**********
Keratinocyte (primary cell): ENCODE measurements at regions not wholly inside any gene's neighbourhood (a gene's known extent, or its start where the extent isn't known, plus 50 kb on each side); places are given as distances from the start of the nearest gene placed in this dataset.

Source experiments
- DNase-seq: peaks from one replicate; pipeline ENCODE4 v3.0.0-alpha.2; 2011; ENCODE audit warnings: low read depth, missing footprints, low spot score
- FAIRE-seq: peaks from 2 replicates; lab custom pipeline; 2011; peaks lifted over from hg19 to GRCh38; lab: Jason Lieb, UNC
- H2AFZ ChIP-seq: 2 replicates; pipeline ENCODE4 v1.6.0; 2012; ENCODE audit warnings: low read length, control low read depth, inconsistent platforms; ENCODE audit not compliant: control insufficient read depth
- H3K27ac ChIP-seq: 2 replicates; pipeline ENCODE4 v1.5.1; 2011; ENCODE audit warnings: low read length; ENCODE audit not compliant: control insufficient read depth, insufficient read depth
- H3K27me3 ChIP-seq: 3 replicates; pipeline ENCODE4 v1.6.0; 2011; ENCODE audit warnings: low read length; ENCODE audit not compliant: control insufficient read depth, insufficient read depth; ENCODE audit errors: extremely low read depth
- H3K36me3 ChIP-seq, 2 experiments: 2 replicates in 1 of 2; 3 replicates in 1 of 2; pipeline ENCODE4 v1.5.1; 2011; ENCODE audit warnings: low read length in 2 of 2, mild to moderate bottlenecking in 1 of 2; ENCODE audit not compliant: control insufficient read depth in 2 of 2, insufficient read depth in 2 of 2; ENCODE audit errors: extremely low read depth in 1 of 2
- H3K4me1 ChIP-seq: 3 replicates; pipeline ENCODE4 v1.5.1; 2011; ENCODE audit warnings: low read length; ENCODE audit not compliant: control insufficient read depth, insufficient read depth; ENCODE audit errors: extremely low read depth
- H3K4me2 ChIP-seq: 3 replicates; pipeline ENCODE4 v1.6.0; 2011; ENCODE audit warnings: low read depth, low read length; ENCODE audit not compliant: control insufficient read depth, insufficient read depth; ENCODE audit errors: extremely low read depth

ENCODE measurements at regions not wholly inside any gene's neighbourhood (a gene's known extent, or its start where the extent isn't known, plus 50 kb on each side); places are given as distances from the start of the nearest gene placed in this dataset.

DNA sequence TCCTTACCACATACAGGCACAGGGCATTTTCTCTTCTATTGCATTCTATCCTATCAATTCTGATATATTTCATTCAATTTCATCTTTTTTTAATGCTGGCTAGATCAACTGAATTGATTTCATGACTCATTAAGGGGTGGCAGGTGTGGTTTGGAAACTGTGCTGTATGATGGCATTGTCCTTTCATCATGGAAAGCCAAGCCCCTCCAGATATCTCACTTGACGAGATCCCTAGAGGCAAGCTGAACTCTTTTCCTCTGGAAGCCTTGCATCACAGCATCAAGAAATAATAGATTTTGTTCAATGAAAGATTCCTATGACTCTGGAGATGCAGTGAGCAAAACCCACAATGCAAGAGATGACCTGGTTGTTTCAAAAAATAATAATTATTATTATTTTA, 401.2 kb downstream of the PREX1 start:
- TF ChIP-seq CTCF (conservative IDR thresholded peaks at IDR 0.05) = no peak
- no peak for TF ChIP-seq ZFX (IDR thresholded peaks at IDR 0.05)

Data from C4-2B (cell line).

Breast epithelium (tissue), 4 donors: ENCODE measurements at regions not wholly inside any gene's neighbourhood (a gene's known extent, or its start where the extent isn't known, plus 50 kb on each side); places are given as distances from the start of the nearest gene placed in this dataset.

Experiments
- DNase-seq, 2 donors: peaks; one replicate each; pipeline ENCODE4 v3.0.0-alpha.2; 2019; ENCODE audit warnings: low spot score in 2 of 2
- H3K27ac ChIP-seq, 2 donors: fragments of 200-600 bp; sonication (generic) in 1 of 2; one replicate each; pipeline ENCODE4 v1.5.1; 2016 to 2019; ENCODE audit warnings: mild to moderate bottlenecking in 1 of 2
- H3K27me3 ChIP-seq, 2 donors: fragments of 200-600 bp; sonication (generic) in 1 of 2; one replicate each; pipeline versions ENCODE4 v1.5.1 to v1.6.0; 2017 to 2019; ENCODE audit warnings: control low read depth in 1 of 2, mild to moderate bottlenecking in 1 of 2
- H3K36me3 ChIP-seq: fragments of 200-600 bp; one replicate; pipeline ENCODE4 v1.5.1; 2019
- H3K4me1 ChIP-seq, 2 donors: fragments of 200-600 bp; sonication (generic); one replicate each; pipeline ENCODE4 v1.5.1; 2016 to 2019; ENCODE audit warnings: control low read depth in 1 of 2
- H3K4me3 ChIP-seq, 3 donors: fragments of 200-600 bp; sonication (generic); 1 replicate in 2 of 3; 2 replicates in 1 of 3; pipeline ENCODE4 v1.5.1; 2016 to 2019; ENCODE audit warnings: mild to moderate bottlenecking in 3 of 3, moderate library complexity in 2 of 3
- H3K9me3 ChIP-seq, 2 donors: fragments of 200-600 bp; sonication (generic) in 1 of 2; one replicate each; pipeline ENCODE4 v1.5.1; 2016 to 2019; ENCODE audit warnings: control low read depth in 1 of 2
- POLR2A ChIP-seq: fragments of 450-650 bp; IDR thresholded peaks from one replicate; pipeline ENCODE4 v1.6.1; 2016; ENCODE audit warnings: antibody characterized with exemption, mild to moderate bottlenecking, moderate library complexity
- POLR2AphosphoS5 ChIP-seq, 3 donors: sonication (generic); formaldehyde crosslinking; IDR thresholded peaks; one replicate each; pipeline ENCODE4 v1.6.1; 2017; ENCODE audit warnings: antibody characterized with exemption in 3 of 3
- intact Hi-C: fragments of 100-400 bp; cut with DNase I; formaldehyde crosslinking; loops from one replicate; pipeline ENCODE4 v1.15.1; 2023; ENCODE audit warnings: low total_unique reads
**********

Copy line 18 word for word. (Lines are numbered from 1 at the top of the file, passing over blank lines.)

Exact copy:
- DNase-seq, 2 donors: peaks; one replicate each; pipeline ENCODE4 v3.0.0-alpha.2; 2019; ENCODE audit warnings: low spot score in 2 of 2